At 75, NYC Ballet is getting older. Its audience is skewing younger, and that's the plan (2024)

NEW YORK (AP) — Alice McDermott settled into her seat at New York City Ballet on a recent Friday night, excited to see her first-ever ballet performance. The 31-year-old Manhattanite, who works in recruiting, was on a fun girls' night out with three friends she’d met through work, starting with dinner.

“They told me I’d love the ballet,” says McDermott, who was also excited to realize she was already familiar with one of the evening’s performers, Tiler Peck, via the dancer’s popular Instagram feed. “They said you can put on a nice dress and just immerse yourself in another world, whilst marveling at what the human body can achieve.”

Seems they were right: At the end of the evening, McDermott, a new fan, went home and watched a ballet documentary.

Perhaps you could call it “Ballet and the City”? Whatever the term for McDermott’s ballet evening with pals, the scenario would surely be music to the ears of the company — which has been celebrating its 75th birthday with fanfare this year — and especially its artistic leaders of the past five years, Jonathan Stafford and Wendy Whelan.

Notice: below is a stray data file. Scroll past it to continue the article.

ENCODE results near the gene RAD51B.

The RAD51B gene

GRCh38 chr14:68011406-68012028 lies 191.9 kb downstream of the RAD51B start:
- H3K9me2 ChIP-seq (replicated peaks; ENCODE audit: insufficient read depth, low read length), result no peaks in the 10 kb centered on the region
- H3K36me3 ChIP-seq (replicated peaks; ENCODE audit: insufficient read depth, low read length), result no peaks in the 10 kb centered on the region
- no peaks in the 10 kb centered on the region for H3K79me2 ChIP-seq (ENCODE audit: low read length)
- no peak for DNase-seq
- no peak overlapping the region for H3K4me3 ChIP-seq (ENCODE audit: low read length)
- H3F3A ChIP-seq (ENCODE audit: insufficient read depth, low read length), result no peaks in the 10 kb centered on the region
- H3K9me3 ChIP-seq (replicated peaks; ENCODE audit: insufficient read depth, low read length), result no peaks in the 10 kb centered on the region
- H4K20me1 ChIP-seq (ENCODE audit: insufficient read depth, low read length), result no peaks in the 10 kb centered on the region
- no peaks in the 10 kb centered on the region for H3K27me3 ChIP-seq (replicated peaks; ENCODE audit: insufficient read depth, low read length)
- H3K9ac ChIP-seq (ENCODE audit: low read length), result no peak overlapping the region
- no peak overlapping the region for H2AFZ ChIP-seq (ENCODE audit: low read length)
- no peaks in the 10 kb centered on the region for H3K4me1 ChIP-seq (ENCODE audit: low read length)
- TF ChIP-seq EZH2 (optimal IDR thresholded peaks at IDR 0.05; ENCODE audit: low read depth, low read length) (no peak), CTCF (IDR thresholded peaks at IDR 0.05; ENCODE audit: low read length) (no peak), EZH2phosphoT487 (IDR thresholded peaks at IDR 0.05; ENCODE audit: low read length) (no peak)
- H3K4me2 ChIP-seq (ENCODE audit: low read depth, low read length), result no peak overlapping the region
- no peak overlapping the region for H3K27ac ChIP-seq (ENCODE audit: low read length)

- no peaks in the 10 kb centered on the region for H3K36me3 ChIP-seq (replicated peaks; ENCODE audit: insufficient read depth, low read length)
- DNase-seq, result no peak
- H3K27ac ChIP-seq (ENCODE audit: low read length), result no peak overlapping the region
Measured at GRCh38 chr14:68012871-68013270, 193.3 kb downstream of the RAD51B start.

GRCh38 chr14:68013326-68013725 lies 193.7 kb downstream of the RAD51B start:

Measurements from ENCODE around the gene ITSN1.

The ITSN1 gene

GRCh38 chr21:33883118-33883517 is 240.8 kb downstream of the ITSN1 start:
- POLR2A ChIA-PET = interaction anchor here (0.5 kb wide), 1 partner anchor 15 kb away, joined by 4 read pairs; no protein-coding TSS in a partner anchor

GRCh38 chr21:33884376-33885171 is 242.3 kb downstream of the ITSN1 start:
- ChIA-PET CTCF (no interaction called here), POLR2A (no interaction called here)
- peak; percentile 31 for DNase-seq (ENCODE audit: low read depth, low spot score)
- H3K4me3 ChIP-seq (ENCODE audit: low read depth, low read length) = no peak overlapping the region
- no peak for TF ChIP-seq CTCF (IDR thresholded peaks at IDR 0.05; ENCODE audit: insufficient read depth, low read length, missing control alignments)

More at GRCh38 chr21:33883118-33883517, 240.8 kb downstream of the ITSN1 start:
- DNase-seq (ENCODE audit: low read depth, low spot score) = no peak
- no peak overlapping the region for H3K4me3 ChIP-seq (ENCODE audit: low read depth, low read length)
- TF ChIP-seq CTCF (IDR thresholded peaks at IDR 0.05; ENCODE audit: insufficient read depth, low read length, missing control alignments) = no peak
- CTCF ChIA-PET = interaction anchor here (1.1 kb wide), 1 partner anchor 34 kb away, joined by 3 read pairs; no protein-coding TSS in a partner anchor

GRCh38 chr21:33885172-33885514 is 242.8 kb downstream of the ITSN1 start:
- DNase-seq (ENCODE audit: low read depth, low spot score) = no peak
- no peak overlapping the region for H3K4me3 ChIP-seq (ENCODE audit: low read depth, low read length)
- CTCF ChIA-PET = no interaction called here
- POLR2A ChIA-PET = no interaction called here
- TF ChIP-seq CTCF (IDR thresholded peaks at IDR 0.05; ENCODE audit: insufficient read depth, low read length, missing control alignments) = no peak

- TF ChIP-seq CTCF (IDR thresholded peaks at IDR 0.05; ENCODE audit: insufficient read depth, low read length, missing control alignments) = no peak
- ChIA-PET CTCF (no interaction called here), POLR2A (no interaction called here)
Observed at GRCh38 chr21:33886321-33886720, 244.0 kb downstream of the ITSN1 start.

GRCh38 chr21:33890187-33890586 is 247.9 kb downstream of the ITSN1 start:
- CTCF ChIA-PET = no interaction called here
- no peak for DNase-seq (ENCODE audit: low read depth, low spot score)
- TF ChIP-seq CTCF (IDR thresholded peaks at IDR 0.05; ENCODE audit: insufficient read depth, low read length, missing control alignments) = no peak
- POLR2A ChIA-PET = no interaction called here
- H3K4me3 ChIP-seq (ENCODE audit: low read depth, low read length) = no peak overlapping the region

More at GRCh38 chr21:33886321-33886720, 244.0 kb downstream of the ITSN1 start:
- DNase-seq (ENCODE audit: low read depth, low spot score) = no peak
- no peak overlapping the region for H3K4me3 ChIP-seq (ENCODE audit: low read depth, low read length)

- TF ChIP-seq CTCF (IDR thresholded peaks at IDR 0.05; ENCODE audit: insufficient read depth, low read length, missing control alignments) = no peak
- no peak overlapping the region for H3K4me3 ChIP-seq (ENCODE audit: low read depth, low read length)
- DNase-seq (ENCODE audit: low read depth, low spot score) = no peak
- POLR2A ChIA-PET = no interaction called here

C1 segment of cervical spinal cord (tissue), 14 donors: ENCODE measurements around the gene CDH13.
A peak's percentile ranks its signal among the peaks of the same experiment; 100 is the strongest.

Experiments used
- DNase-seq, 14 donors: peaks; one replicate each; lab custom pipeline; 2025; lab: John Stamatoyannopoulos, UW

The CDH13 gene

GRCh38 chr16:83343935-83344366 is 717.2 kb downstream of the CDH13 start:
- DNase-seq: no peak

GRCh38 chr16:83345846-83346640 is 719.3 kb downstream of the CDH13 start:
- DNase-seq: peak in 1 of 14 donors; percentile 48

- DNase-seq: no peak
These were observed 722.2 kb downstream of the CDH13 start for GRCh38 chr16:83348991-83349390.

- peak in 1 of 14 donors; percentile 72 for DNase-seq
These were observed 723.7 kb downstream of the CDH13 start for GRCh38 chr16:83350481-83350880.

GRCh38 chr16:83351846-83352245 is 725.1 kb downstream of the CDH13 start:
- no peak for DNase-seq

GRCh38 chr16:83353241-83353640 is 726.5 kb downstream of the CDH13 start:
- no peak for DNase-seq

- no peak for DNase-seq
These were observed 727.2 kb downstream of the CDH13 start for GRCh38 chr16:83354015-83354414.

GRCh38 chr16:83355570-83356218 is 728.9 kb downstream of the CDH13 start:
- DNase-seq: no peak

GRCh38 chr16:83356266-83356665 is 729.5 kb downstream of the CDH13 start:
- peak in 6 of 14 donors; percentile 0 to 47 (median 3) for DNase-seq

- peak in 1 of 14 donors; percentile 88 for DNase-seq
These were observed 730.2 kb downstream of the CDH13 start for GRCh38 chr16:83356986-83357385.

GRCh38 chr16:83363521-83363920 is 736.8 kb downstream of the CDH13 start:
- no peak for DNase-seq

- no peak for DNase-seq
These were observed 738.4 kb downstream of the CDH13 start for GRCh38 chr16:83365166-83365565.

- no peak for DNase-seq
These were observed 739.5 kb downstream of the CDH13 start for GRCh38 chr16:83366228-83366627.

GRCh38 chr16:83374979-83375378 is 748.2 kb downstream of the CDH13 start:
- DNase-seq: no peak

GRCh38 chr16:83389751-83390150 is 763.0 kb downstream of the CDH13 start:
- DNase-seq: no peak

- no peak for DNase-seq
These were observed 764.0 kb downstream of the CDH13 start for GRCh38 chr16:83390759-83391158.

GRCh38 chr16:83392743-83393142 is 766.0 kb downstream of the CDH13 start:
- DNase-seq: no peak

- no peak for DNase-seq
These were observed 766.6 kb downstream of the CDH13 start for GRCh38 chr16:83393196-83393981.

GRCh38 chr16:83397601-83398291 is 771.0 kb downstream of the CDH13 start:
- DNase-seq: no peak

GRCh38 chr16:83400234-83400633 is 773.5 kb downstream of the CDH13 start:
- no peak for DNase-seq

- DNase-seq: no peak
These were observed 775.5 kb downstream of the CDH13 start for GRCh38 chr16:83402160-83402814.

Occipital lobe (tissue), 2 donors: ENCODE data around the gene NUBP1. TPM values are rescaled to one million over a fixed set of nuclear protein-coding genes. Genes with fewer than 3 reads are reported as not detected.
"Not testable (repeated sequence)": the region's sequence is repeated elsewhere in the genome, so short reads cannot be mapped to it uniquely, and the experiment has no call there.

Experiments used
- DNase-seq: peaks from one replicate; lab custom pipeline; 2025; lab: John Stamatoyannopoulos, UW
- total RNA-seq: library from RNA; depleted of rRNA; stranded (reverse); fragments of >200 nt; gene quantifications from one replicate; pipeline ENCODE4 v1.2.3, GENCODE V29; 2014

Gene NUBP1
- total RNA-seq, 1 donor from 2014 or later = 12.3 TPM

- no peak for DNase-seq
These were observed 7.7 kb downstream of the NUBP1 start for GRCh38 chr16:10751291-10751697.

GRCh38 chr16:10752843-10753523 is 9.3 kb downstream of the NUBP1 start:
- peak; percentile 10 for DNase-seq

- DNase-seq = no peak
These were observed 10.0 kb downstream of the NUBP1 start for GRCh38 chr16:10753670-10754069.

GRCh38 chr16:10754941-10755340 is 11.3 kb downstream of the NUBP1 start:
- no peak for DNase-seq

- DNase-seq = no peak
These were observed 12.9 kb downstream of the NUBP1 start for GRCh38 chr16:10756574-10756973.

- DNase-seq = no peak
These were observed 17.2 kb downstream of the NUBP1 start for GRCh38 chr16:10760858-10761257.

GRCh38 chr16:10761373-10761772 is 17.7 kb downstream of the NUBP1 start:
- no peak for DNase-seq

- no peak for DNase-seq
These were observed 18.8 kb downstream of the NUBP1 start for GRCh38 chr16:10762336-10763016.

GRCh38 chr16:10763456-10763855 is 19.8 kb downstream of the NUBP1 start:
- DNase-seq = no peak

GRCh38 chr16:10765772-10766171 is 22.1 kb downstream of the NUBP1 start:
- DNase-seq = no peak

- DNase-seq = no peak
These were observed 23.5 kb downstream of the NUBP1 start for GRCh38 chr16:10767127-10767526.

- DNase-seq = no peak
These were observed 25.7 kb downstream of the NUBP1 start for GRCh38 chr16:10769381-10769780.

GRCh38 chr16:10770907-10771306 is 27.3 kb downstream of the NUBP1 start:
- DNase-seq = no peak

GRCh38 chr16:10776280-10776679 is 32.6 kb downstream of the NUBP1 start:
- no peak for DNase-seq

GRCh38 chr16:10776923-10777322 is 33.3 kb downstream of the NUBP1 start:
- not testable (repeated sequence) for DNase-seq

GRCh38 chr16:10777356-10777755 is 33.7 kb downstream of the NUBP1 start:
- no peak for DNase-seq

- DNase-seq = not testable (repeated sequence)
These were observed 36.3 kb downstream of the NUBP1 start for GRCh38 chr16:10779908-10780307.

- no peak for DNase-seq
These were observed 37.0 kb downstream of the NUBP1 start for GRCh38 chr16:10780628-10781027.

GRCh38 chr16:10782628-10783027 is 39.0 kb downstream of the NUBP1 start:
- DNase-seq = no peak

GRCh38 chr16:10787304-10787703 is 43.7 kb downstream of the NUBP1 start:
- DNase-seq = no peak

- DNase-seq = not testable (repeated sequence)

The two, both former dancers at the storied troupe founded by George Balanchine, have made it a key goal to bring in a younger audience to ensure the company's long-term health — and more broadly, to guard the vitality of a centuries-old art form.

It seems to be working. Though some initiatives have been in place for longer, the last five years have seen a marked shift, according to numbers provided to the Associated Press: In 2023, 53% of ticket buyers were under age 50, and people in their 30s made up the largest age segment by decade. Five years earlier, in 2018, 41% of ticket buyers were under 50, and people in their 60s made up the largest age segment.

Now, longtime ballet followers note that on a bustling Friday evening you can look down from the first ring of the David H. Koch Theater at Lincoln Center and not simply see, well, a sea of gray.

`A GENERATION OF YOUNG PROFESSIONALS'

A major factor in attracting younger people, especially those under 30, has been affordable pricing. There are also evenings targeting young professionals, including post-show receptions. And there have been collaborations with visual or musical artists with youthful followings — like the musician Solange, who in 2022 was commissioned to score a ballet by 23-year old choreographer Gianna Reisen.